Moore’s Law: Is Gordon Moore’s projection still valid in today’s technology?

Gordon Moore, co-founder of Intel , predicted technological advancement for decades.


Gordon Moore , a titan of the tech industry, passed away Friday at the age of 94. The Intel co-founder became famous for “ Moore’s Law ”

What is Moore’s Law?

Gordon Moore indicated that the number of transistors in an integrated circuit was going to double every two years.

In 1965, Moore estimated that the number of transistors would double every year. The then director of research and development at Fairchild Semiconductor gave this prediction for a special issue of Electronics magazine . In 1975, he adjusted his projection to every two years.

In a 2015 interview , Moore spoke proudly.

“The integrated circuit had been around for a few years. The first ones came onto the market with about 30 components on the chip (transistors, resistors, etc.). I went back to the beginning of the technology I considered fundamental, the planar transistor, and realized that the number of components had doubled every year. And I did some crazy extrapolation saying it was going to keep doubling every year for the next 10 years.”

And it turned out to be surprisingly correct. A colleague of mine saw it and called it Moore’s Law. It has been applied to much more than semiconductors. Anything that changes exponentially today is called Moore’s Law . I’m pleased to take all the credit.”

More than a law, it is an observation and projection that has guided the technology industry for decades.

Is Moore’s Law dead?

In 2023, there are discussions in the industry about whether Moore’s Law will hold up. We are no longer talking about thousands of circuits, but billions.

From Intel , a company co-founded by Moore, it is expected to reach one trillion transistors by 2030, maintaining the trend.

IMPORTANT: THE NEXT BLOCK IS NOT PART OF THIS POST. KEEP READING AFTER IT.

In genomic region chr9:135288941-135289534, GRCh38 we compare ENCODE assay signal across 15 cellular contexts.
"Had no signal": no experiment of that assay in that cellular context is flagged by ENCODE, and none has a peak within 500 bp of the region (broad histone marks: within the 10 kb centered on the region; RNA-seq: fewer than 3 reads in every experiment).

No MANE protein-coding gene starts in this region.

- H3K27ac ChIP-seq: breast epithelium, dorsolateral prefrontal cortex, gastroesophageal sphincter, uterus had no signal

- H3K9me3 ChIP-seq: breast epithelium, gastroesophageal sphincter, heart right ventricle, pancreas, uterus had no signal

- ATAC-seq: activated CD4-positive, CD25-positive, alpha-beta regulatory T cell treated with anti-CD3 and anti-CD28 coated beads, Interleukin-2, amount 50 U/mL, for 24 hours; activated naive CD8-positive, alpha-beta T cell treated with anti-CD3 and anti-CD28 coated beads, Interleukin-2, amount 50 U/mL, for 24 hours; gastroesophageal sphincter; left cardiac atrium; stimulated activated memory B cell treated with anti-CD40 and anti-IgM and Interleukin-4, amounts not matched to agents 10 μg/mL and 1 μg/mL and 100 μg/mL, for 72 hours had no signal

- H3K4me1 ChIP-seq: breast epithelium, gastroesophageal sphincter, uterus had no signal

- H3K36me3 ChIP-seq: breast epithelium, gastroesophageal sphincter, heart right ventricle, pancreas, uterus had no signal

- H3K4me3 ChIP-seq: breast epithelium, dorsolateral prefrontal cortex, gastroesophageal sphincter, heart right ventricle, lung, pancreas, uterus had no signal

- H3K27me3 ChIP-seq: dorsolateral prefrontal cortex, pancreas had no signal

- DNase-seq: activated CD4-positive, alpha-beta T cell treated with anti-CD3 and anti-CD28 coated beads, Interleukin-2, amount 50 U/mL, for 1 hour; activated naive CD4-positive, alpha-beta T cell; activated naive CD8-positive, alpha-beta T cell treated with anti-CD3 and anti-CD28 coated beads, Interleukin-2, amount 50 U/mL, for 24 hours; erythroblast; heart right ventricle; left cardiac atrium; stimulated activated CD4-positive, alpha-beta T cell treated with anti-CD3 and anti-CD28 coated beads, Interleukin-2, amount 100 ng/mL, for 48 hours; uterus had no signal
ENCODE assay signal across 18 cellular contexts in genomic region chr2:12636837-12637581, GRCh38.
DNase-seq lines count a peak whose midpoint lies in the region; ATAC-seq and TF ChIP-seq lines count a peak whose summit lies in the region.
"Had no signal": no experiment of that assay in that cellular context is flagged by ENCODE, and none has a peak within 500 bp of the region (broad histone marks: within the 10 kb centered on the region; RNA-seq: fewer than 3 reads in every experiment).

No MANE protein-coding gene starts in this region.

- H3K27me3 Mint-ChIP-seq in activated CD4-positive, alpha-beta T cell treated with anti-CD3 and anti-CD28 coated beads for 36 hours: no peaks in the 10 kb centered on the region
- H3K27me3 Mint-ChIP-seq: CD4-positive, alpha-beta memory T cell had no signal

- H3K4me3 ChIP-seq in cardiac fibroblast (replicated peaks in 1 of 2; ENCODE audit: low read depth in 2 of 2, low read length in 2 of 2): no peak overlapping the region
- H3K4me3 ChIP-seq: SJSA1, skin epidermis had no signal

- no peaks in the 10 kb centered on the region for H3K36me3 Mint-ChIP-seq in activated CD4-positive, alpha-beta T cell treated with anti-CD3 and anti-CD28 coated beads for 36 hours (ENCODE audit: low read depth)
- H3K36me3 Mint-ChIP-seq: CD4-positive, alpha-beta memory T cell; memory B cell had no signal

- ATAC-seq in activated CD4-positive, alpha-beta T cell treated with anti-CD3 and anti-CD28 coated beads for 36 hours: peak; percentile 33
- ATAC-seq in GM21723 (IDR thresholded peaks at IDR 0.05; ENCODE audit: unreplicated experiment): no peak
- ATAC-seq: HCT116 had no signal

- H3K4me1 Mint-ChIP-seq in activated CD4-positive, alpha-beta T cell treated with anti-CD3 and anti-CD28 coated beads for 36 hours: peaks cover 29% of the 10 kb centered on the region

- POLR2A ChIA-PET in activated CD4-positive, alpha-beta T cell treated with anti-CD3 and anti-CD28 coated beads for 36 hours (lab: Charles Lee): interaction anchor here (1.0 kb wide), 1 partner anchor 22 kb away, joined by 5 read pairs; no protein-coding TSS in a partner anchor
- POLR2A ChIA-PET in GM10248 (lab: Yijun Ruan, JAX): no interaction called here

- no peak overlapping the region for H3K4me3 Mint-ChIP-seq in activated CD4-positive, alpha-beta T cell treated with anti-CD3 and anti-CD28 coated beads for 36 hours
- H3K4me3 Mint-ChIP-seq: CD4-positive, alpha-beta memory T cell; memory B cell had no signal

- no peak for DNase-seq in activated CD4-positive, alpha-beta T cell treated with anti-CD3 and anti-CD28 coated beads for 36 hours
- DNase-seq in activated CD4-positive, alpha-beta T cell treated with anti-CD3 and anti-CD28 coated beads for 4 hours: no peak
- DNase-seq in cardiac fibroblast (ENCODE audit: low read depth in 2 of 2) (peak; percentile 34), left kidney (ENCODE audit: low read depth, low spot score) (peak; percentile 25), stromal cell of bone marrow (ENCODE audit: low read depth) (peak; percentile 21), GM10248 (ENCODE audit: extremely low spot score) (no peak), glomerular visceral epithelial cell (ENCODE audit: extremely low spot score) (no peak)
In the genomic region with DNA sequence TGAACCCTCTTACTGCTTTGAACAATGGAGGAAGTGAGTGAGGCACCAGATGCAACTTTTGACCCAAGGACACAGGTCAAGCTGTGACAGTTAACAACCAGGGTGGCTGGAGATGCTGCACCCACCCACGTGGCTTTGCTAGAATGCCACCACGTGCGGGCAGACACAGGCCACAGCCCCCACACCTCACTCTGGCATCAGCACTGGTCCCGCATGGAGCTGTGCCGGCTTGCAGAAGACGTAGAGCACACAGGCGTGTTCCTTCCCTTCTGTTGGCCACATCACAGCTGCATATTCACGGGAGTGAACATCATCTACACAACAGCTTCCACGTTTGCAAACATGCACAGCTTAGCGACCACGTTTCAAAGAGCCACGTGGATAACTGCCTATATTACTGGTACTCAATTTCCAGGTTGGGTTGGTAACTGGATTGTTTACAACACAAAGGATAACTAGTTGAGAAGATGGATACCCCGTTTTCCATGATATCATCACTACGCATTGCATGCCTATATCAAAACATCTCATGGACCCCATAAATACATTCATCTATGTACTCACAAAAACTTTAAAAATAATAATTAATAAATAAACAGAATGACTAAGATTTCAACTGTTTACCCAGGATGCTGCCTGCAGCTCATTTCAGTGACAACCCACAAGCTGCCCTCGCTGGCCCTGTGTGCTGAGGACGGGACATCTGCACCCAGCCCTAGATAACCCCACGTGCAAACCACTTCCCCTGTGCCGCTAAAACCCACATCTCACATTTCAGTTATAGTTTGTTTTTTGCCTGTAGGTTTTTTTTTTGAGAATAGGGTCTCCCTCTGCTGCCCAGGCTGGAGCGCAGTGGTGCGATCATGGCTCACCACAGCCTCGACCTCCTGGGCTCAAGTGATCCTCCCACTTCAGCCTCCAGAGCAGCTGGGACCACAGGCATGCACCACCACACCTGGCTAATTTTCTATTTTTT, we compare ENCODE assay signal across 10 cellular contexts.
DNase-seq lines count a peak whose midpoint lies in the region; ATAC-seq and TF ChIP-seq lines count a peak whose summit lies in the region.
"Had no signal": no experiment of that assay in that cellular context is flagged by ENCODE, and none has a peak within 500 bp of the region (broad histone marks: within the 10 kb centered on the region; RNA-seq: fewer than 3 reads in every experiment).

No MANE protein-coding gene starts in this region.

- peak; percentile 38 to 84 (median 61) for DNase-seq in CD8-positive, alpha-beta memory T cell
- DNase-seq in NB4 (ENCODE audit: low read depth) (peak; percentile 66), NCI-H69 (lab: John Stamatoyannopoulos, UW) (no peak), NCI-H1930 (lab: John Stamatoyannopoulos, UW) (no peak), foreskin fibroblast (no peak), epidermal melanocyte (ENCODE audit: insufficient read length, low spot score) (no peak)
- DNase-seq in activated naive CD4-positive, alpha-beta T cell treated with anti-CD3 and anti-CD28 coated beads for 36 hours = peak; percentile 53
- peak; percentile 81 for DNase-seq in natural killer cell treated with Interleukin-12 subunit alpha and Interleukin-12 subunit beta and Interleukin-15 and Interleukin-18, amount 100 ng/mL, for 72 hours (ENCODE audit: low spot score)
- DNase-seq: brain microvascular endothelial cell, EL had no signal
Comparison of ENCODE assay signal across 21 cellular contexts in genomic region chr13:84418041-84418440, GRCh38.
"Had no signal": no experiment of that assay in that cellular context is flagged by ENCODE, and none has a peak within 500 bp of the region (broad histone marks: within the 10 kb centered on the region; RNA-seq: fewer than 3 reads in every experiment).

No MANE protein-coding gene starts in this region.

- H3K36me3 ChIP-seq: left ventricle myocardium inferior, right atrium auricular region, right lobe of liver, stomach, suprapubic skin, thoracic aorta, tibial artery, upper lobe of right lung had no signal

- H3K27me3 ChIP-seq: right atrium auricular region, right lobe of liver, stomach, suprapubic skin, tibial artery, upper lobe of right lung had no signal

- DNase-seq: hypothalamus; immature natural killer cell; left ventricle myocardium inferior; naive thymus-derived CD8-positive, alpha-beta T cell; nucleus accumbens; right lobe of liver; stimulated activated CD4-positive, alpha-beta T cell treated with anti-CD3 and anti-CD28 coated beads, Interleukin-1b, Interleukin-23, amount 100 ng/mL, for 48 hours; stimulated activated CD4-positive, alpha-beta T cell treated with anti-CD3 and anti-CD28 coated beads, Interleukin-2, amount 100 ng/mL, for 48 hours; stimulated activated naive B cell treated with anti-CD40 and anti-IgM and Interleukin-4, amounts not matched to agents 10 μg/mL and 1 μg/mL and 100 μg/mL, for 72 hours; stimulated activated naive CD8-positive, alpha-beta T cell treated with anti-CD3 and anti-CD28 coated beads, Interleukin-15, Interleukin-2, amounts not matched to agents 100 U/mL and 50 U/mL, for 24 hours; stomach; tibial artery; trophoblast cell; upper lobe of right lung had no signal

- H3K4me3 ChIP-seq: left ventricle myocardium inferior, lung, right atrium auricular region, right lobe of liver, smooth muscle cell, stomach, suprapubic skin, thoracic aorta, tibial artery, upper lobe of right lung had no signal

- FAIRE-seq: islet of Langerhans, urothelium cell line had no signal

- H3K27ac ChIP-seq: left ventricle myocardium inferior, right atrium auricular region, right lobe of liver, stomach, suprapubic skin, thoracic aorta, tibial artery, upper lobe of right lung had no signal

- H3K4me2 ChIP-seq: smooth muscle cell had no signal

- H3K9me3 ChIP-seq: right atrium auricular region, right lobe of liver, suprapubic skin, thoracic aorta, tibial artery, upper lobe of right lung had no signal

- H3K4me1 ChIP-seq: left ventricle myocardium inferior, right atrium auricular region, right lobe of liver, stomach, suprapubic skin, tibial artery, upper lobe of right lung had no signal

“For the first 40 years, profits came primarily from innovations in our process. In the future, profits will come from both process and packaging innovations. Our processes will continue to deliver historic density improvements, while our 2D and 3D stacking technologies give architects and designers more tools to increase the number of transistors per device. As we look forward to breakthrough technologies like High NA, RibbonFET, PowerVia, Foveros Omni and Direct, and others, we see no end to innovation and therefore no end to Moore’s Law,” Intel says .

Rival company AMD is also projected to keep Moore’s Law alive.

“I see some exciting new transistor technology coming in the next six to eight years, and I’m very, very clear about the advances we’re going to make to keep improving transistor technology, but they’re more expensive,” said Michael Papermaster, chief technical officer at AMD , to The Register in 2022.

Instead, another semiconductor giant, NVIDIA , postulates another reality. In announcing its RTX 40 line of cards, NVIDIA CEO Jensen Huang slew Moore’s Law .

” Moore’s Law is dead. A 12-inch wafer is much more expensive today. The idea that the chip is going to drop in price is a thing of the past,” Jensen Huang noted in September 2022.

But what did Moore say ? In the 2015 interview, he reflects on how difficult it will be to keep up with his law.

“Making things smaller is getting more and more expensive. Factories to operate in the new technology nodes are absurd. It is hard to believe that Intel started with a total capital of 3 million dollars. Now you can’t buy a tool, you can’t even install a tool for that amount, I don’t think so. Machines have become much more expensive and complex. On the other hand, its productivity in terms of transistors per unit of time has increased dramatically. So we can still afford to build some factories to use modern technology.”